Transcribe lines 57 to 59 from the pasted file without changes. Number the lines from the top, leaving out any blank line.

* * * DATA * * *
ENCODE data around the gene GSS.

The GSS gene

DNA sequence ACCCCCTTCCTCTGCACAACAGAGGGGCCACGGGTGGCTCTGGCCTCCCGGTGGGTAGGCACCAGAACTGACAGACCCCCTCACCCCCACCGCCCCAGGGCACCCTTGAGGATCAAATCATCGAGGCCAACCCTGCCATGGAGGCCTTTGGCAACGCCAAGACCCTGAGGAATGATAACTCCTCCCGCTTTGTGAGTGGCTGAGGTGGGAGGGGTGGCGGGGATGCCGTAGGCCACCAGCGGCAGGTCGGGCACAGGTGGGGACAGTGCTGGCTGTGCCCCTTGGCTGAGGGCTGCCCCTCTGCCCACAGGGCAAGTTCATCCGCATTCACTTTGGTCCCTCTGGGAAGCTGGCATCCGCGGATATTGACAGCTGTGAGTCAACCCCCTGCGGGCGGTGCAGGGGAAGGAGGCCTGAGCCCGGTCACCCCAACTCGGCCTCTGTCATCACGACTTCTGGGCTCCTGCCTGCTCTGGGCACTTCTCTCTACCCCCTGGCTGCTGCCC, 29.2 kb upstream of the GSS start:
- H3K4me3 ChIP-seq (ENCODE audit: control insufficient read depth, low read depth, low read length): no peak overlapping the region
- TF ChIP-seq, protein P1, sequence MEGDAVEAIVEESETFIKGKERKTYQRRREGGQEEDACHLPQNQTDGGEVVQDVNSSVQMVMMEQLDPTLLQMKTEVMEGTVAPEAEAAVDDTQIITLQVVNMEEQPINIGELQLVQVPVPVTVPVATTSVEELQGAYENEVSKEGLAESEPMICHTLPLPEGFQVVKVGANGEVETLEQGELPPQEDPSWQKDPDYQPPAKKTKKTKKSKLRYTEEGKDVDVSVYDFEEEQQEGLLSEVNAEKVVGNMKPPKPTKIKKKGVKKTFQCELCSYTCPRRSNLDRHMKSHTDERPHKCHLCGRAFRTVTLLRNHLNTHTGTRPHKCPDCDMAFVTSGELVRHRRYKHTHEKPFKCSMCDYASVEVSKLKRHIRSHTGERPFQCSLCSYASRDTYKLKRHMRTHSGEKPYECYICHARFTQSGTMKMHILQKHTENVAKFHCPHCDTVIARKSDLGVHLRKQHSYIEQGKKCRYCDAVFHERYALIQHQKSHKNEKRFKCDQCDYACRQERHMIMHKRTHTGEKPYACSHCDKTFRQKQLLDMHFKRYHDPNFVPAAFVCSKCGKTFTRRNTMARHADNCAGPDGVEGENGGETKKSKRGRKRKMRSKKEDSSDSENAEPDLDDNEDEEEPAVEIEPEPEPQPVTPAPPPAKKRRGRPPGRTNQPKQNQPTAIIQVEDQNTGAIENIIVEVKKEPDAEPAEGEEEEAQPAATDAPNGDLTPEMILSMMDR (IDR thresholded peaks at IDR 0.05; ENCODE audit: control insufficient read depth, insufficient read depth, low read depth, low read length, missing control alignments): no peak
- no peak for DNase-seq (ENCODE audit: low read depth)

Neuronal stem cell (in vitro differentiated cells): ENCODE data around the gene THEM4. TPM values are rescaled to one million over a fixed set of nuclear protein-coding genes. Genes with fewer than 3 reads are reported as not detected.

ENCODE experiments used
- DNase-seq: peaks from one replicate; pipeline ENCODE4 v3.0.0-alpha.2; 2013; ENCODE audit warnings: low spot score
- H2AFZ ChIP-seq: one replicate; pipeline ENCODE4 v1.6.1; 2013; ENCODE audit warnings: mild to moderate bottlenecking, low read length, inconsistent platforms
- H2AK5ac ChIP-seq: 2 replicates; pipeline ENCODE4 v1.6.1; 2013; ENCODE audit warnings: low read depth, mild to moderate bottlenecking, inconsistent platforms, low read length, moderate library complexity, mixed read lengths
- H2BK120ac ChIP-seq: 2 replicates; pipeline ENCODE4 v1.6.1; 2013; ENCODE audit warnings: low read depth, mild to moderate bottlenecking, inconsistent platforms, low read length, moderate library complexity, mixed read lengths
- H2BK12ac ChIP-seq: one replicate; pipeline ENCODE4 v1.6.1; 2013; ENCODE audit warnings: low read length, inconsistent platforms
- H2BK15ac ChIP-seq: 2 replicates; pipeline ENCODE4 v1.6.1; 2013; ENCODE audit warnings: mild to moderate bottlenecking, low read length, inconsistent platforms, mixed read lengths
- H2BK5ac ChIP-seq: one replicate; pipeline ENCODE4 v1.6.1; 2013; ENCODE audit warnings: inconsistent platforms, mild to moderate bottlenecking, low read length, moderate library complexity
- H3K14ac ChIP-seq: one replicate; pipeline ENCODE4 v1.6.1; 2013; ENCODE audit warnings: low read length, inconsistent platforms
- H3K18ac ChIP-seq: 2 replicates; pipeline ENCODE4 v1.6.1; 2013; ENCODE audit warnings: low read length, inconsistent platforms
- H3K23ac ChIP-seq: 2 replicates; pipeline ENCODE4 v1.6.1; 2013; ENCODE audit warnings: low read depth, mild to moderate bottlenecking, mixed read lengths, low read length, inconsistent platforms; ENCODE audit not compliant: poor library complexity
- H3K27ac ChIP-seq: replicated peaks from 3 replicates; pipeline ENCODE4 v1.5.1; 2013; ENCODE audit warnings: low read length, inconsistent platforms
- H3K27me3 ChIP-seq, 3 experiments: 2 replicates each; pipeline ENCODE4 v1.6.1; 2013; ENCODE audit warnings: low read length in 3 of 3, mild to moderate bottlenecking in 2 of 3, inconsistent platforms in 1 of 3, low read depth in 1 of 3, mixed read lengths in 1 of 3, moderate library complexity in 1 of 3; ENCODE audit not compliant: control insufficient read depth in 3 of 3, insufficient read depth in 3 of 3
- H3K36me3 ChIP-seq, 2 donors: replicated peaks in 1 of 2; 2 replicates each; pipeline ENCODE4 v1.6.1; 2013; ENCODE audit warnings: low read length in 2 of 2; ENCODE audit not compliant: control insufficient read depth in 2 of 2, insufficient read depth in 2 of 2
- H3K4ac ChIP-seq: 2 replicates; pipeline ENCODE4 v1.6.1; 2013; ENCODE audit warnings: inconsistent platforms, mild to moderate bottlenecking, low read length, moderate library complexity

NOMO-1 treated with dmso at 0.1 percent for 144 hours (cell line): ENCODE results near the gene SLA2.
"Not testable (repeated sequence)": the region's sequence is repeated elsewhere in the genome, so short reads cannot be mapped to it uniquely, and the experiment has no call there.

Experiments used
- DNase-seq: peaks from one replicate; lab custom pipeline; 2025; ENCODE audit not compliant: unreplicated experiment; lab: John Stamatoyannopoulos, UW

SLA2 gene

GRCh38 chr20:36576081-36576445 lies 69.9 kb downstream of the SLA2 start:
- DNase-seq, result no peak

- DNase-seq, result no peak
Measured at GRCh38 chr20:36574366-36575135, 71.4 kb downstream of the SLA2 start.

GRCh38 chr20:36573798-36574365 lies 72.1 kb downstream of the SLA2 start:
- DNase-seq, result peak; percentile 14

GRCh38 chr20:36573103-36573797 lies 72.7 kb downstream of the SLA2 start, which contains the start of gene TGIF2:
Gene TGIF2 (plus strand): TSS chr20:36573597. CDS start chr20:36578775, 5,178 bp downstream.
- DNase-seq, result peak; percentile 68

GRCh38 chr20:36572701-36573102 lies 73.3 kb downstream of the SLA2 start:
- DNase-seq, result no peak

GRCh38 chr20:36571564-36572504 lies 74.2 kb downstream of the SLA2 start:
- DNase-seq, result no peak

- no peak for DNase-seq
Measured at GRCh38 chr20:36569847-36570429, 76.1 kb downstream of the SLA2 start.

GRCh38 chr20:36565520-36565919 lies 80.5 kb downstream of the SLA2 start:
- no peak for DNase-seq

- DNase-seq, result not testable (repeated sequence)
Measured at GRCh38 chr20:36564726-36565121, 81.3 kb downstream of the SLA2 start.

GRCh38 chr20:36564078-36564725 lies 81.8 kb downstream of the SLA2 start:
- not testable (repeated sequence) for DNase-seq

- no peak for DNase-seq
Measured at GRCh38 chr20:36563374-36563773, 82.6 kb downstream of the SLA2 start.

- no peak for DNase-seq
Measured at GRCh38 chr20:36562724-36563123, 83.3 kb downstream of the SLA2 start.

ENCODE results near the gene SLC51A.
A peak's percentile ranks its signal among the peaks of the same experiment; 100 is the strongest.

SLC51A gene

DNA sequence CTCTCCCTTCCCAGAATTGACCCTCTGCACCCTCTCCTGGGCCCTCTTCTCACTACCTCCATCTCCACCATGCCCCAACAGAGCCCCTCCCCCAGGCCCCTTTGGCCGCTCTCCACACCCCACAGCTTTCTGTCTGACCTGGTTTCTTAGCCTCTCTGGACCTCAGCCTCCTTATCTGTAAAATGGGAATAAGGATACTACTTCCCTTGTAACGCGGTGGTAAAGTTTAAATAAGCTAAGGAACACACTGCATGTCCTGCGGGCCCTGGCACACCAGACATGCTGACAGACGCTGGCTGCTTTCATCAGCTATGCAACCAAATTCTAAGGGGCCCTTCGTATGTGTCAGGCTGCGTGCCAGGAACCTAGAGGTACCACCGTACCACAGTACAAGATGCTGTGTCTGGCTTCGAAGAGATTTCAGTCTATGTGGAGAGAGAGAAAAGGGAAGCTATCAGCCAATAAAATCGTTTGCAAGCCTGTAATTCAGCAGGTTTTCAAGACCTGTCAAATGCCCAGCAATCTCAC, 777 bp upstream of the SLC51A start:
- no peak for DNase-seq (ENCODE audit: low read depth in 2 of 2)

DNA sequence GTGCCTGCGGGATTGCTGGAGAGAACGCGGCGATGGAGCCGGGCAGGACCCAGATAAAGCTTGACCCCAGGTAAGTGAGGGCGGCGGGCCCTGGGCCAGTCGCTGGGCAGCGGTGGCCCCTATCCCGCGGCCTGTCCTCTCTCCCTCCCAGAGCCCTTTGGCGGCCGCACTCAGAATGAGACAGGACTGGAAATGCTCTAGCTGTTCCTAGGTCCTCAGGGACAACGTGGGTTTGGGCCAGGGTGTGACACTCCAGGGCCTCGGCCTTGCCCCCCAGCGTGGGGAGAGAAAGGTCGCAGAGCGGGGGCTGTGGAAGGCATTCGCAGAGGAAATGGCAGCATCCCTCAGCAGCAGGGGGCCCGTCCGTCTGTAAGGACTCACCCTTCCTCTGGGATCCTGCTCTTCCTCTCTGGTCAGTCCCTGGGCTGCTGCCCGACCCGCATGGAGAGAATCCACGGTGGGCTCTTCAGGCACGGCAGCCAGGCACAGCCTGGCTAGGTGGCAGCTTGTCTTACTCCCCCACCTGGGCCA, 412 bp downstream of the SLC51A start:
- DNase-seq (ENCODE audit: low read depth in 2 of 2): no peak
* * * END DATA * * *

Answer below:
- no peak for DNase-seq (ENCODE audit: low read depth in 2 of 2)

DNA sequence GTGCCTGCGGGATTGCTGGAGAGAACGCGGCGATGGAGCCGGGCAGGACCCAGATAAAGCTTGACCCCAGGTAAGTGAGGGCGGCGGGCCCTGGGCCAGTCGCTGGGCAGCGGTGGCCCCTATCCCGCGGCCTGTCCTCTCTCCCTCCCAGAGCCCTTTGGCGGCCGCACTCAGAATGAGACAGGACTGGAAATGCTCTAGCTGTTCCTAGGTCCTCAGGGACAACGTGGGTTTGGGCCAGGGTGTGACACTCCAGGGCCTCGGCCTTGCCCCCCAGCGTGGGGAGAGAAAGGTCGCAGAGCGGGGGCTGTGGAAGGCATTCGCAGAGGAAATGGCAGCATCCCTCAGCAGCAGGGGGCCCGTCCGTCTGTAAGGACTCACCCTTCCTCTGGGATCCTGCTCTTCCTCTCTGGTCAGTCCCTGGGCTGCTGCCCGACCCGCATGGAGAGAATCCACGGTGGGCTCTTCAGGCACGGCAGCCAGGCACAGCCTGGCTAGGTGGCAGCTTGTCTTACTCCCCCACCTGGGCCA, 412 bp downstream of the SLC51A start:
- DNase-seq (ENCODE audit: low read depth in 2 of 2): no peak